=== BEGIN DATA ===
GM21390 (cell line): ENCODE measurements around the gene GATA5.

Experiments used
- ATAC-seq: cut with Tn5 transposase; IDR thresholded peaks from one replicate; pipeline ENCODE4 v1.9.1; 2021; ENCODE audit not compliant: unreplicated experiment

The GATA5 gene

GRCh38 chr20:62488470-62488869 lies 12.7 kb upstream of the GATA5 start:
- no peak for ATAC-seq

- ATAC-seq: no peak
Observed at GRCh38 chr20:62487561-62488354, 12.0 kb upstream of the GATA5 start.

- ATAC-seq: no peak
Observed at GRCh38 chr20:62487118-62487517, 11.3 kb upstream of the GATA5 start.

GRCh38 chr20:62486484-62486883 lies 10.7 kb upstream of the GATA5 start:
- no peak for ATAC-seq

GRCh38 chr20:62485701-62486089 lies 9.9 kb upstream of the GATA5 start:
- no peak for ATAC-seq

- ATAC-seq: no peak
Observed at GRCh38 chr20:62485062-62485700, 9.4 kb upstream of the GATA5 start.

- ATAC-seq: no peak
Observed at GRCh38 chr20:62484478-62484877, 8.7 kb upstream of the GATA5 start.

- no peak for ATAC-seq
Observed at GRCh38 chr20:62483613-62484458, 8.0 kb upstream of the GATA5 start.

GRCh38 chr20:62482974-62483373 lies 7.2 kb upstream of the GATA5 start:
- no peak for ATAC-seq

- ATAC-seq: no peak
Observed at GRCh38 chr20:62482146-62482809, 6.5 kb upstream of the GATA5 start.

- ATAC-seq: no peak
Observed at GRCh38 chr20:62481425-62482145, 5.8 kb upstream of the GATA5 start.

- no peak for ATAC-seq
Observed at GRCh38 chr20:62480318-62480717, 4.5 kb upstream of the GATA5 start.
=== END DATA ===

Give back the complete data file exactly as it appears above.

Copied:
GM21390 (cell line): ENCODE measurements around the gene GATA5.

Experiments used
- ATAC-seq: cut with Tn5 transposase; IDR thresholded peaks from one replicate; pipeline ENCODE4 v1.9.1; 2021; ENCODE audit not compliant: unreplicated experiment

The GATA5 gene

GRCh38 chr20:62488470-62488869 lies 12.7 kb upstream of the GATA5 start:
- no peak for ATAC-seq

- ATAC-seq: no peak
Observed at GRCh38 chr20:62487561-62488354, 12.0 kb upstream of the GATA5 start.

- ATAC-seq: no peak
Observed at GRCh38 chr20:62487118-62487517, 11.3 kb upstream of the GATA5 start.

GRCh38 chr20:62486484-62486883 lies 10.7 kb upstream of the GATA5 start:
- no peak for ATAC-seq

GRCh38 chr20:62485701-62486089 lies 9.9 kb upstream of the GATA5 start:
- no peak for ATAC-seq

- ATAC-seq: no peak
Observed at GRCh38 chr20:62485062-62485700, 9.4 kb upstream of the GATA5 start.

- ATAC-seq: no peak
Observed at GRCh38 chr20:62484478-62484877, 8.7 kb upstream of the GATA5 start.

- no peak for ATAC-seq
Observed at GRCh38 chr20:62483613-62484458, 8.0 kb upstream of the GATA5 start.

GRCh38 chr20:62482974-62483373 lies 7.2 kb upstream of the GATA5 start:
- no peak for ATAC-seq

- ATAC-seq: no peak
Observed at GRCh38 chr20:62482146-62482809, 6.5 kb upstream of the GATA5 start.

- ATAC-seq: no peak
Observed at GRCh38 chr20:62481425-62482145, 5.8 kb upstream of the GATA5 start.

- no peak for ATAC-seq
Observed at GRCh38 chr20:62480318-62480717, 4.5 kb upstream of the GATA5 start.